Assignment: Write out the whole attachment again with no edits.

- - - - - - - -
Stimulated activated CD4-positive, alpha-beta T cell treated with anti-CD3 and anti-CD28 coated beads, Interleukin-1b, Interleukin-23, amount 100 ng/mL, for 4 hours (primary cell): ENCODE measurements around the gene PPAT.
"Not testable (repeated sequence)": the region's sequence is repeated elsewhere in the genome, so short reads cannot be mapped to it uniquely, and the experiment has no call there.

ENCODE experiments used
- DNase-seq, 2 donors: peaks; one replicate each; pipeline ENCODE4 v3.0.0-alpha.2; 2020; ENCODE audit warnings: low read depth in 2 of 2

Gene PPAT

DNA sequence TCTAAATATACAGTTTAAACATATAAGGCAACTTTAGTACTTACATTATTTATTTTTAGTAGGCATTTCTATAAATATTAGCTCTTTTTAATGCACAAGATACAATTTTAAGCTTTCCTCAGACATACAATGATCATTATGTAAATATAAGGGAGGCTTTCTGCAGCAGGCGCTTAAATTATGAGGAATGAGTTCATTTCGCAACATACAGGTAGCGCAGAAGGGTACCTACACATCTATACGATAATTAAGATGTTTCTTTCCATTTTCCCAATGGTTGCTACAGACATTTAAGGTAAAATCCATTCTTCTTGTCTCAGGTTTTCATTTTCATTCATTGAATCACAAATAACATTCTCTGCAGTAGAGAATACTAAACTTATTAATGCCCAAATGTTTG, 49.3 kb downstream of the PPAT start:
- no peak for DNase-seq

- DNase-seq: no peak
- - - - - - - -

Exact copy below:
Stimulated activated CD4-positive, alpha-beta T cell treated with anti-CD3 and anti-CD28 coated beads, Interleukin-1b, Interleukin-23, amount 100 ng/mL, for 4 hours (primary cell): ENCODE measurements around the gene PPAT.
"Not testable (repeated sequence)": the region's sequence is repeated elsewhere in the genome, so short reads cannot be mapped to it uniquely, and the experiment has no call there.

ENCODE experiments used
- DNase-seq, 2 donors: peaks; one replicate each; pipeline ENCODE4 v3.0.0-alpha.2; 2020; ENCODE audit warnings: low read depth in 2 of 2

Gene PPAT

DNA sequence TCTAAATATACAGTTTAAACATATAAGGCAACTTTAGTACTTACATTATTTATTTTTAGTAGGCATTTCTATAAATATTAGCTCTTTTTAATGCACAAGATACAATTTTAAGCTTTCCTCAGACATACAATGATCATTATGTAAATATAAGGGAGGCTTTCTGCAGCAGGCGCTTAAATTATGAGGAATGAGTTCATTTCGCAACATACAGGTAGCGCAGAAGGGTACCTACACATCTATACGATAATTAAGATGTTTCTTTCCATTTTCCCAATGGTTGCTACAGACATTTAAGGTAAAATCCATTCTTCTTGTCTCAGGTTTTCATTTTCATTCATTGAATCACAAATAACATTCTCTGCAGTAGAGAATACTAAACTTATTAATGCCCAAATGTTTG, 49.3 kb downstream of the PPAT start:
- no peak for DNase-seq

- DNase-seq: no peak